Government of India has been keen to provide a suitable mechanism for resolution of tax disputes between the tax department and foreign companies operating in India. In this direction government inserted provisions relating to Advance Rulings vide Finance Act, 1993. For this purpose, government has constituted an Authority for Advance Rulings which is headed by a retired judge of Supreme Court. The Authority has been doing a commendable job in pronouncing Advance Rulings. Therefore, number of cases referred to Authority for Advance Rulings are rising day by day.
However, after introduction of advance rulings provisions, new sections were added in the Act relating to Transfer Pricing. This has led to creation of new disputes particularly in determination of “Arm’s Length Price” which is to be followed in international transactions. The advance ruling legislation does not provide any effective remedy for determination of ALP to avoid possible disputes with the tax department.
Taking cognizance of the above problem, the Finance Act, 2009 introduced provisions relating to Dispute Resolution Panel (DRP). The Finance Minister while introducing the new law declared that “the dispute resolution mechanism presently in place is time consuming and finally in high demand cases is attained only after a long drawn litigation till the Supreme Court.
Flow of foreign investment is extremely sensitive to a prolonged uncertainty in tax-related matter. Therefore, it is proposed to amend the Income-tax Act to provide for an alternate dispute resolution mechanism which will facilitate expeditious resolution of disputes in a fast track basis.”
It is to be noted that DRP has been constituted apart from the existing Authority for Advance Rulings (AAR). The main advantage of DRP as compared to AAR appears to be that the Assessment Order passed by AO as per the direction of DRP is appealable to the tribunal by an assessee, although the same is binding upon the AO. Thus, a foreign company does not lose its legal rights after raising objections before DRP. Therefore, it appears that the scheme will prove to be more beneficial to the foreign companies as compared to the existing scheme of Advance Rulings.
Subsequently the CBDT has notified the Income-tax (Dispute Resolution Panel) Rules, 2009 vide notification dated 20.11.2009. The panel has been constituted at 8 places in India and the Board has assigned 3 commissioners of Income-tax to each panel as members. The DRP has also started hearing the cases.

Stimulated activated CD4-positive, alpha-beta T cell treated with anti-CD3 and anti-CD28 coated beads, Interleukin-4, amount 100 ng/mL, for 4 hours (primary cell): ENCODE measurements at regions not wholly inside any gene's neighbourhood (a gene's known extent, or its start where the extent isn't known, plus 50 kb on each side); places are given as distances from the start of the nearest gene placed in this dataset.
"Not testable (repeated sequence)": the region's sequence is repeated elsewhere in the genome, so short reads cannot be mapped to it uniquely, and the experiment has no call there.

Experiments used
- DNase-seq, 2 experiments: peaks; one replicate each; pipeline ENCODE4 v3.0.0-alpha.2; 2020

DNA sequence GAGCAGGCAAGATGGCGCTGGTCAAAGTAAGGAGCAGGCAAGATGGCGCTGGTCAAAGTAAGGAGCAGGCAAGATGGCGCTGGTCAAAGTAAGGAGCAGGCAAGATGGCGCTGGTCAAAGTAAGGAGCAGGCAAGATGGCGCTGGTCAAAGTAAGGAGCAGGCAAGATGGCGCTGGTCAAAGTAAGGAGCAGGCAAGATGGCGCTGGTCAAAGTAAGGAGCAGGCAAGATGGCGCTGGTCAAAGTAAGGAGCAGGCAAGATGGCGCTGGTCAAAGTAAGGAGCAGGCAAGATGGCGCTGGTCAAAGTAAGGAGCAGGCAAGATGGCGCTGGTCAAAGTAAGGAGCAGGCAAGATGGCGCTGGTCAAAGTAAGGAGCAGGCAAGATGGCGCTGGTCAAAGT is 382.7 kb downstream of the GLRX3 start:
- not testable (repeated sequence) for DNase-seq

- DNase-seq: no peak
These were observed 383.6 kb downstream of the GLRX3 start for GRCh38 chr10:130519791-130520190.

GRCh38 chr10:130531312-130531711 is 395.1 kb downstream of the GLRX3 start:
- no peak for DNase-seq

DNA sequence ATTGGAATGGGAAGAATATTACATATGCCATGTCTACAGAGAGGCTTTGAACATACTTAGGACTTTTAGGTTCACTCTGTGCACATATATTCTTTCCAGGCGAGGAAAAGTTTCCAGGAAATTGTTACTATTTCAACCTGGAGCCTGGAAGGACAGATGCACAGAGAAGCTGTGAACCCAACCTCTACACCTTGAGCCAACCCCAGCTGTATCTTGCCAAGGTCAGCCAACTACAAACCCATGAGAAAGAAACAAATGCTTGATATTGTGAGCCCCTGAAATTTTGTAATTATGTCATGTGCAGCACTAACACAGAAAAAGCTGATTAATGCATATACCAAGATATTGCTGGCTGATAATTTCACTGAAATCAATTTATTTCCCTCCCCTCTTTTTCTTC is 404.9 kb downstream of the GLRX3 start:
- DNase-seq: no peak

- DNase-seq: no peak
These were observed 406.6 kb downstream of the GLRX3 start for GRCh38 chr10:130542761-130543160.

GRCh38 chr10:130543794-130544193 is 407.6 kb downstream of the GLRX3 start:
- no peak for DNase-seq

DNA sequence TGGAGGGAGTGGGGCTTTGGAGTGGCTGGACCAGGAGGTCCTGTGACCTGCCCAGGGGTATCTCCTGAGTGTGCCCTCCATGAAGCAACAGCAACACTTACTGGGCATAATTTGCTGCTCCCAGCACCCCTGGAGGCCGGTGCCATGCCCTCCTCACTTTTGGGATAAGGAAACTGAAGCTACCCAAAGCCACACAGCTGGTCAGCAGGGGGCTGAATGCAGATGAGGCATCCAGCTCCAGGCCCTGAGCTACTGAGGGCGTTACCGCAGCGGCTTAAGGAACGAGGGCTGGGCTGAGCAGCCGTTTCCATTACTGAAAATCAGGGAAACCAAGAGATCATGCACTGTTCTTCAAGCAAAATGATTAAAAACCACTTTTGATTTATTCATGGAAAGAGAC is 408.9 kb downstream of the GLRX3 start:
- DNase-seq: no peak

It is really unfortunate that the experience of representations before DRP is extremely disappointing. The three commissioners who sit as members of DRP are assigned this duty in addition to their regular duties as commissioners. This one single factor is more than enough to subsume the very objective of formation of DRP. The commissioners having more or less an additional charge as DRP members have obviously a divided attention. They cannot be blamed for remaining in undue hurry to finish the hearing. With the result, foreign companies are not getting a proper opportunity to present their case. Further, since the decision of DRP is binding on the AO against which no appeal can be filed by the department, the attitude of DRP members is heavily pro-revenue. Their role, it appears, is more to supplement and strengthen what the Transfer Pricing Officer (TPO) has done rather than to hear the case as a judge or conciliator. This defeats the intent and purpose of creation of DRP.
It is therefore, strongly recommended that if DRP is to fulfil the intent of law, then its constitution should be like an independent judicial body rather than just a departmental committee to lend support to assessing officers. The members of DRP should have statutory powers and authority like members of Income-tax Appellate Tribunal or Authority of Advance Rulings. The present style of working of DRP is likely to aggravate the problems of foreign companies instead of helping them in resolution of their disputes with the tax department.